Anti-Semitism witch hunters will scoff at any suggestion that, through their words and deeds, a hierarchy of racism now exists in which weak claims anti-Semitism are prioritised over genuine cases of anti-Semitism and other forms of racism. What passes for anti-Semitism these days is more often than not, a conflation with anti-Zionism or criticism of Israel’s treatment of the Palestinian people. Other claims are the product of lazy thinking. One such incident involved the right-wing Labour MP, Siobhan McDonagh, who in an interview with John Humphrys on Radio 4 deliberately conflated anti-capitalism with anti-Semitism. This anti-Semitic trope, which is heavily reliant on the knowledge of the Other, was allowed to pass unchallenged by Humphrys. Worse, the usual witch hunters kept schtum. Meanwhile, stories of anti-Semitic attacks like the one in Islington in February of this year, are rarely, if ever, afforded national airtime nor are they mentioned by our supposedly objective broadcast journalists. Furthermore, the media focus on anti-Semitism gives the impression to other ethnic minorities that the racism they experience is either imagined or of no importance (this has happened to me quite recently when I complained about racism directed towards me). Other forms of racism simply aren’t sexy or cool enough, and don’t possess the same emotional value as anti-Semitism.

So it is with the racism experienced by Gypsies, Roma and Travellers (GRT), one of the country’s most marginalised and persecuted socio-ethnic groups, not just in the United Kingdom but across Europe in countries like Hungary, Italy, Romania and Slovakia among others. So normalised has anti-GRT racism become that even our elected representatives are given a free pass to air their obnoxious racist views on the floor of the House of Commons. In April, the Conservative MP and former leader of Wandsworth Council, Paul Beresford, said in an adjournment debate to the House of Commons.

“We’re now in what we call the summer traveller season, it’s like a disease.”

That something like this can be said in the Commons without fear of censure, either from the Speaker, his party leader, the usual Labour MPs or the national media, speaks volumes. The fact that Beresford used the word ‘disease’, a word associated with the Nazi and BritFash discourses to refer to people not deemed as “Aryan” reveals to us the extent to which racism has become normalized in everyday political discourse. The Surrey Live website was one of several sources to carry the Beresford story, the other was Show Racism The Red Card. There is nothing on the BBC News site or any of the other national carriers, nor did the national press mention it. Beresford has been pressed to make an apology, but has, thus far, not done so. Moreover, the most vociferous anti-Semitism witch hunters in the Labour and Conservative Parties have said nothing.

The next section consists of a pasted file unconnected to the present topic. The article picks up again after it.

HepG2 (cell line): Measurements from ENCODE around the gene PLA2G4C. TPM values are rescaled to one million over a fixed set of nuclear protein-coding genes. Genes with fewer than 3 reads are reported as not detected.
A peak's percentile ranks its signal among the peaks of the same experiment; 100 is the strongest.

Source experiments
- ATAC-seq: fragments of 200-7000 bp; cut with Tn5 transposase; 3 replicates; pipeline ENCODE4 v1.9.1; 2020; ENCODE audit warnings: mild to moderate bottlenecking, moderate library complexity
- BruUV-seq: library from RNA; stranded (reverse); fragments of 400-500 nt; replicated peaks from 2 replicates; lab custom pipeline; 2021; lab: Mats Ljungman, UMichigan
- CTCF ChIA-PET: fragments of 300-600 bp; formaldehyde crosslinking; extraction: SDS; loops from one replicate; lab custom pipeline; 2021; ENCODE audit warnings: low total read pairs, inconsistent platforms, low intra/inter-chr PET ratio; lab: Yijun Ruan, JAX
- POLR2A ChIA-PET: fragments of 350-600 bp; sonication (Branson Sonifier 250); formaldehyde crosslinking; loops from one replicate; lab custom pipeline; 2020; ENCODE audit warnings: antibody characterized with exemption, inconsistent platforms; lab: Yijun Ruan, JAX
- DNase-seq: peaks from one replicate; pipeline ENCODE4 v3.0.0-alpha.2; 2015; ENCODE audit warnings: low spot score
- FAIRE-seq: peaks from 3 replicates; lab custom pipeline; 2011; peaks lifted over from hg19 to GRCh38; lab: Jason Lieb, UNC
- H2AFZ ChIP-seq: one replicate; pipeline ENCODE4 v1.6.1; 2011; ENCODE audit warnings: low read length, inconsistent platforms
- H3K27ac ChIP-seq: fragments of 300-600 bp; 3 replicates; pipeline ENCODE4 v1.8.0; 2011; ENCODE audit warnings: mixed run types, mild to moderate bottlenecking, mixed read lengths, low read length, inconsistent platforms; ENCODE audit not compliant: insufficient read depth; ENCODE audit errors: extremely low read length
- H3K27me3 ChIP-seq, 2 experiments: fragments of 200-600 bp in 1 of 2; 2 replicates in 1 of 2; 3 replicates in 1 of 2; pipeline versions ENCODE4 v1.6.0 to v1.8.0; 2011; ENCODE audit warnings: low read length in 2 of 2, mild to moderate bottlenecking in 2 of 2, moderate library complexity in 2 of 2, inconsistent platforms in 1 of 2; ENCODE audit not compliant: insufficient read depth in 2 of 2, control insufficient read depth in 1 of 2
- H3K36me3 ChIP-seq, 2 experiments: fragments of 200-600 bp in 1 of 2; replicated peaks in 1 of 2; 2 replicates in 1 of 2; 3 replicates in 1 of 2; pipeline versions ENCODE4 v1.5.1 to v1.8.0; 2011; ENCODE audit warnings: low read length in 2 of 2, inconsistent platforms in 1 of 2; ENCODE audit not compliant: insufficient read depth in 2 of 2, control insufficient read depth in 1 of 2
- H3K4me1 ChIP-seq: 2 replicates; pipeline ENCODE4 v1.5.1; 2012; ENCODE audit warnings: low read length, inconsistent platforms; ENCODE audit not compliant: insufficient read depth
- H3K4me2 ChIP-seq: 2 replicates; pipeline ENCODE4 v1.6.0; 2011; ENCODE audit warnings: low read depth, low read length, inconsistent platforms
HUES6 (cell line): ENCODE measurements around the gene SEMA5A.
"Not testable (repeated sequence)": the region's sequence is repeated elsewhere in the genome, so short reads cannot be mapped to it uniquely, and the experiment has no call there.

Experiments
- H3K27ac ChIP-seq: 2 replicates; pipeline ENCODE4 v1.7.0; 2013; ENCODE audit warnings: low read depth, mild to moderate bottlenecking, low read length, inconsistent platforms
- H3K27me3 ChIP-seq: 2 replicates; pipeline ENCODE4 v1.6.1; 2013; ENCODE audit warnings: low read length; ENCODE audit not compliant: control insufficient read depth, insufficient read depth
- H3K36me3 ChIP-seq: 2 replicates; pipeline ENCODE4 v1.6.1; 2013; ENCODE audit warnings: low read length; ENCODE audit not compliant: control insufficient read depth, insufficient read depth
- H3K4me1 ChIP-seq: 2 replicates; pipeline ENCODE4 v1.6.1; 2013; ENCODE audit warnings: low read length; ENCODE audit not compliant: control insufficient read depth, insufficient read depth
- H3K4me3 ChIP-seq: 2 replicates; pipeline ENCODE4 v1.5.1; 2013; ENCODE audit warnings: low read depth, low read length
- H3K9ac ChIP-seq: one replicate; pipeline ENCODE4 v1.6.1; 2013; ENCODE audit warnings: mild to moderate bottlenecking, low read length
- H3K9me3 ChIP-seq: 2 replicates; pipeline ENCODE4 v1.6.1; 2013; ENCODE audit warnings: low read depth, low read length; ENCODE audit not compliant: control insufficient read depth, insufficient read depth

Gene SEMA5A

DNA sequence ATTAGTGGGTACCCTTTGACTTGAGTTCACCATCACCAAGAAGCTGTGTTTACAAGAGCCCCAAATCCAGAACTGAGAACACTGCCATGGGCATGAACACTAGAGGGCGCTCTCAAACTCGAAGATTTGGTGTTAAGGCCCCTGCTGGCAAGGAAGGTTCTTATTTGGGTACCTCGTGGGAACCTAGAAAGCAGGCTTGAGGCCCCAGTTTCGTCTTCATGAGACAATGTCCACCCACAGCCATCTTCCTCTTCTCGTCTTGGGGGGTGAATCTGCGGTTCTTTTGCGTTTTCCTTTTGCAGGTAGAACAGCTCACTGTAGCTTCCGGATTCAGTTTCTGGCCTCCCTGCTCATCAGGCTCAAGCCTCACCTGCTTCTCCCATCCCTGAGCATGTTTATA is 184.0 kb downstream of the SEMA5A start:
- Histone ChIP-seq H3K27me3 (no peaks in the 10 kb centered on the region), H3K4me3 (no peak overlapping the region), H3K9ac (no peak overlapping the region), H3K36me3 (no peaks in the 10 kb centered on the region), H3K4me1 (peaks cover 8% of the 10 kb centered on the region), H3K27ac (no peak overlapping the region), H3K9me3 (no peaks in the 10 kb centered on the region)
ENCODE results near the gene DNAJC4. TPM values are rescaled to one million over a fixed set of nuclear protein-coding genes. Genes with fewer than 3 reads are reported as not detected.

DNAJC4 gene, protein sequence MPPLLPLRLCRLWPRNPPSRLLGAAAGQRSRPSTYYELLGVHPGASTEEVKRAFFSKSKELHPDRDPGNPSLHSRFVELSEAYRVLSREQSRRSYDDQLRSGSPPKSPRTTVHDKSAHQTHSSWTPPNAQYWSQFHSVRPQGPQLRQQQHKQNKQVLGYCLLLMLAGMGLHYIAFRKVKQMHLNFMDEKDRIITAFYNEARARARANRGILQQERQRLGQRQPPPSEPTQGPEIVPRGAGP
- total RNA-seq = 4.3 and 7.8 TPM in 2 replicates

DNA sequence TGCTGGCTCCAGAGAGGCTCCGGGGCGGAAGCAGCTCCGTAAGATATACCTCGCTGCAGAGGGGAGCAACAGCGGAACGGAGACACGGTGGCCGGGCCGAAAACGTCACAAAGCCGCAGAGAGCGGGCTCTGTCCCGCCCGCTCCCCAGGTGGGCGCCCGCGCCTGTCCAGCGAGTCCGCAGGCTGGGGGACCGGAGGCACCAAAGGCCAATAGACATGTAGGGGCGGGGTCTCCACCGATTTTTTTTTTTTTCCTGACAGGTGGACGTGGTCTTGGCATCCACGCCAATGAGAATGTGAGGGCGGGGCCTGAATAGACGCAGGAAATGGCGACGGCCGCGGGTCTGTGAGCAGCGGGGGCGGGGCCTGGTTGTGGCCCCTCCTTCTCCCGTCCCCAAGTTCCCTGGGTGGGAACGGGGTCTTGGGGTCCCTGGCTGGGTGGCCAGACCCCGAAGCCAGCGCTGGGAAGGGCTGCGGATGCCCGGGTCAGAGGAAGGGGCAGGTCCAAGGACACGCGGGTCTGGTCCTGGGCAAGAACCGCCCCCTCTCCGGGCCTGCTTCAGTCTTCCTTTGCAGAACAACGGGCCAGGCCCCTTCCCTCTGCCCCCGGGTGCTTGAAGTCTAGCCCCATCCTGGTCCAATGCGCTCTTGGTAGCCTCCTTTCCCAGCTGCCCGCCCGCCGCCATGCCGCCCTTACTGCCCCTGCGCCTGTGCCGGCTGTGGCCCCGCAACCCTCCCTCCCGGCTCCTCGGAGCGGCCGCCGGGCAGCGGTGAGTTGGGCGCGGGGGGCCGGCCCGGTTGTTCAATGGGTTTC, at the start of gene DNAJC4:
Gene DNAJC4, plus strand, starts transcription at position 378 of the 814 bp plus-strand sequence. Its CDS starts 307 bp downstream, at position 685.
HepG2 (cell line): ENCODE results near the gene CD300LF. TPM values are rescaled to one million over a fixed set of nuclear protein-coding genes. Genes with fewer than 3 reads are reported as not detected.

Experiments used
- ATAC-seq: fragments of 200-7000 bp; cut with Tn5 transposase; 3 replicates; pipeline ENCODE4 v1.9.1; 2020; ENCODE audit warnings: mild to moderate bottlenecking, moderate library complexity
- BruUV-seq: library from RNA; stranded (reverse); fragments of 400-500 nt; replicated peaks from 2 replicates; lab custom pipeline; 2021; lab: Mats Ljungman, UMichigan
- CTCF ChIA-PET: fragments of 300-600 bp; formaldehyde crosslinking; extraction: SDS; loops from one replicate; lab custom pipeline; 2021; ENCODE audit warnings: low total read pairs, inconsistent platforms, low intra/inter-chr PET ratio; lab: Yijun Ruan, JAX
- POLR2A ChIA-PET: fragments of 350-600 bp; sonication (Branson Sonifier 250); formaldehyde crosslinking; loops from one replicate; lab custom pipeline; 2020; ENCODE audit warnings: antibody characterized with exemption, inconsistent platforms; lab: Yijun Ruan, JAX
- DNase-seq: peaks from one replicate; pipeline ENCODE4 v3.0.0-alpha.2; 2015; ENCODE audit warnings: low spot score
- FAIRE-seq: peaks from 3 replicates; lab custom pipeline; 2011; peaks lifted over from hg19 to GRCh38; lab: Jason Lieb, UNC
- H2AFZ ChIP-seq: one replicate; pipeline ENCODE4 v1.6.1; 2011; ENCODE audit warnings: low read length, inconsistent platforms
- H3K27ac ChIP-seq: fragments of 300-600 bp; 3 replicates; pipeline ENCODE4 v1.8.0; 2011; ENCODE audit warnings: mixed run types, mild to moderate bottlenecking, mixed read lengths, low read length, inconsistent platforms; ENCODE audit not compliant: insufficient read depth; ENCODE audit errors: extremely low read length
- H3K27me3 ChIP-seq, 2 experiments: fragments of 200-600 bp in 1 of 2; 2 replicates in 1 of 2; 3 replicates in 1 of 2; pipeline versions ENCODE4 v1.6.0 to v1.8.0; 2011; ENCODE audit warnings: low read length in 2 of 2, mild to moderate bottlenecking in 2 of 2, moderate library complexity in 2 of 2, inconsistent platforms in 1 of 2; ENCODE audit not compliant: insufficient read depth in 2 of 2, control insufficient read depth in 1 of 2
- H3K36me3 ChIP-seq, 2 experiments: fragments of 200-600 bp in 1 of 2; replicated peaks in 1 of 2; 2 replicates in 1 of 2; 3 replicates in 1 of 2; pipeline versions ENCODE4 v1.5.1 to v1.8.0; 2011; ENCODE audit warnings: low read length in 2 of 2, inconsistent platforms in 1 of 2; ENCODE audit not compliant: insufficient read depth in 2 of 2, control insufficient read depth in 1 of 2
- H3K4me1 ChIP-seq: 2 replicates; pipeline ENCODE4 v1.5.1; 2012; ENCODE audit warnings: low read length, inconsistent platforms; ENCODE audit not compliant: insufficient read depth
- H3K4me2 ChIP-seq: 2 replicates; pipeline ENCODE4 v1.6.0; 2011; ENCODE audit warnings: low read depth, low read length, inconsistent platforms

Beresford is by no means the only Tory MP to openly express hatred towards GRT people. In 2017, when asked what he want to see more than anything else, Tory MP for Moray, Douglas Ross told reporters:

“Tougher enforcement against gypsies and travellers”.

In 2017, Tory MP, Julian Knight also attacked GRT people.

The Tories aren’t alone when it comes to anti-GRT bigotry, Labour MP, John Mann, himself a self-appointed anti-Semitism witch hunter, sent an anti-GRT booklet to his Bassetlaw constituents and yet, national news broadcasters said nothing and his fellow MPs said nothing. Instead, broadcasters like the BBC eagerly provide him with plenty of airtime to denounce someone, usually a left-wing figure, for anti-Semitism, or pronounce them a “Nazi sympathiser”. The interviewers, for their part, will always entertain his rants and his poorly-reasoned judgements without a semblance of criticism. Why? Because he makes “good telly”.

So where’s the outrage? The media’s silence appears to indicate an often casual complicity in the perpetuation of anti-GRT racism,which is both structural and institutional. GRT people are discriminated against in terms of access to education, medical treatment and even the law as this research paper from the London School of Economics makes clear.

On Twitter, recently, I had someone purporting to be a Corbyn supporter tell me that he “didn’t like Travellers but the old-fashioned Romanis were okay”. I blocked them. These kinds of views aren’t unique nor are they limited to one political party or another. They are informed by a knowledge of the Other, and further serve to illustrate the role in which myths and stereotypes play in shaping many people’s views of, not just GRT people, but people from other ethnic backgrounds. Moreover, it also reveals a fundamental ignorance of GRT history and, in particular, the Porajmos, the Romani Holocaust.

When it comes to anti-GRT racism, some of the worst offenders are the self-declared, hair-shirt wearing, anti-racist politicians, especially right-wing Labour politicians, who ignore anti-GRT racism while pursuing phantom claims of anti-Semitism. Their anti-racism is selective and no one, whether they are a member of a minority group or not, should be fooled by the calculatedly cynical flaunting of their flimsy credentials. If your anti-racism is selective, then you’re not an anti-racist but a person with an agenda: in other words, you’re someone who uses a selectivized form of anti-racism for political motives. That means you’re no better than the people of whom you’re accusing of anti-Semitism. In short, you’re a racist and you’re no good to those of us who are involved in the daily struggle against racism.

Anti-racism, therefore, must be intersectional. Since the EU referendum and the ensuing political turmoil, much of it the making of the professional politicians themselves, few MPs are capable of fathoming, not just the complex political situation they’ve found themselves in, but are reluctant or just too stupid to understand the powerful and dark forces that they have unleashed; forces for which they clearly lack the intellects and philosophical nous to defeat. Instead, they would rather blame anyone but themselves. Not only that, they show no concern that the fallout from their baseless accusations will hit other minorities, namely people of colour and GRT people.